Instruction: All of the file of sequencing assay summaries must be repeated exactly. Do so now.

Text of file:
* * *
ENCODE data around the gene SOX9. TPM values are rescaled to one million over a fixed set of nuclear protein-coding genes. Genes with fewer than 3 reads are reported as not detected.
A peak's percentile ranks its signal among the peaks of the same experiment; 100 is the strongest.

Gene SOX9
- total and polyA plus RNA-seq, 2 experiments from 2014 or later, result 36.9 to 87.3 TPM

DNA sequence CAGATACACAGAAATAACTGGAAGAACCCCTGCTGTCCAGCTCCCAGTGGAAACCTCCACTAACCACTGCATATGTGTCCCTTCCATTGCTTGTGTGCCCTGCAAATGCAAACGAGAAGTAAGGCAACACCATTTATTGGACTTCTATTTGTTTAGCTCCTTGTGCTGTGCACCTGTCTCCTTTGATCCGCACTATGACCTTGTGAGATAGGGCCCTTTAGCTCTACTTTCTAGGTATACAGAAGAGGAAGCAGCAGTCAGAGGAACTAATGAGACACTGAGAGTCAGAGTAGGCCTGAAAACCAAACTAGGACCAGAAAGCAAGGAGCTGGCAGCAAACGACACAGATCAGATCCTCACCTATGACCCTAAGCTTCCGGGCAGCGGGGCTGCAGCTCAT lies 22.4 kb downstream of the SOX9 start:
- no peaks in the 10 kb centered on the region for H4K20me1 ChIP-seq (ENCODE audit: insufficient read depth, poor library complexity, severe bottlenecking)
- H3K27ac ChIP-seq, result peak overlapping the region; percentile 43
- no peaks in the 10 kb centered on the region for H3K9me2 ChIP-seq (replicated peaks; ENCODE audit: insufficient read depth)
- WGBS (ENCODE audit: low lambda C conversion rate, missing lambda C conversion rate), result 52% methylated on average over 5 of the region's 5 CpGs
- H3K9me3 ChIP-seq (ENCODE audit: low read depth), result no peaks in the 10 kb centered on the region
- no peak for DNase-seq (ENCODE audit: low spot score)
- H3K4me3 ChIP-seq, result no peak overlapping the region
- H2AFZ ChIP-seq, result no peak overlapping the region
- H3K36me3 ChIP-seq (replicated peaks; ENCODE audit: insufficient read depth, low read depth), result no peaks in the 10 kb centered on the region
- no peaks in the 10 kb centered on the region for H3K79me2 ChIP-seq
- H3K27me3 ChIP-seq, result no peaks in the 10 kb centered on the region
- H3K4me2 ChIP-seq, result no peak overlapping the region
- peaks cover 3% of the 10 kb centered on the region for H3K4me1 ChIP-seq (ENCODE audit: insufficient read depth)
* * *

ENCODE data around the gene SOX9. TPM values are rescaled to one million over a fixed set of nuclear protein-coding genes. Genes with fewer than 3 reads are reported as not detected.
A peak's percentile ranks its signal among the peaks of the same experiment; 100 is the strongest.

Gene SOX9
- total and polyA plus RNA-seq, 2 experiments from 2014 or later, result 36.9 to 87.3 TPM

DNA sequence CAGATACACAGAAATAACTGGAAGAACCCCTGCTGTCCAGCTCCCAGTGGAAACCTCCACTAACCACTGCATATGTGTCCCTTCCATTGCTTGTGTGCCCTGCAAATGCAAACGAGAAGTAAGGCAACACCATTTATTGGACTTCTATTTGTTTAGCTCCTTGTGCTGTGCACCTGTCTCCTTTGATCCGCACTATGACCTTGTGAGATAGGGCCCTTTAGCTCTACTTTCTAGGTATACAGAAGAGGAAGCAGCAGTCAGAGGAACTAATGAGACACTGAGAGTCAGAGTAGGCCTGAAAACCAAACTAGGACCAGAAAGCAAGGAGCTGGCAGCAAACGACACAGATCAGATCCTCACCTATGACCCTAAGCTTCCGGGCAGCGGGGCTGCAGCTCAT lies 22.4 kb downstream of the SOX9 start:
- no peaks in the 10 kb centered on the region for H4K20me1 ChIP-seq (ENCODE audit: insufficient read depth, poor library complexity, severe bottlenecking)
- H3K27ac ChIP-seq, result peak overlapping the region; percentile 43
- no peaks in the 10 kb centered on the region for H3K9me2 ChIP-seq (replicated peaks; ENCODE audit: insufficient read depth)
- WGBS (ENCODE audit: low lambda C conversion rate, missing lambda C conversion rate), result 52% methylated on average over 5 of the region's 5 CpGs
- H3K9me3 ChIP-seq (ENCODE audit: low read depth), result no peaks in the 10 kb centered on the region
- no peak for DNase-seq (ENCODE audit: low spot score)
- H3K4me3 ChIP-seq, result no peak overlapping the region
- H2AFZ ChIP-seq, result no peak overlapping the region
- H3K36me3 ChIP-seq (replicated peaks; ENCODE audit: insufficient read depth, low read depth), result no peaks in the 10 kb centered on the region
- no peaks in the 10 kb centered on the region for H3K79me2 ChIP-seq
- H3K27me3 ChIP-seq, result no peaks in the 10 kb centered on the region
- H3K4me2 ChIP-seq, result no peak overlapping the region
- peaks cover 3% of the 10 kb centered on the region for H3K4me1 ChIP-seq (ENCODE audit: insufficient read depth)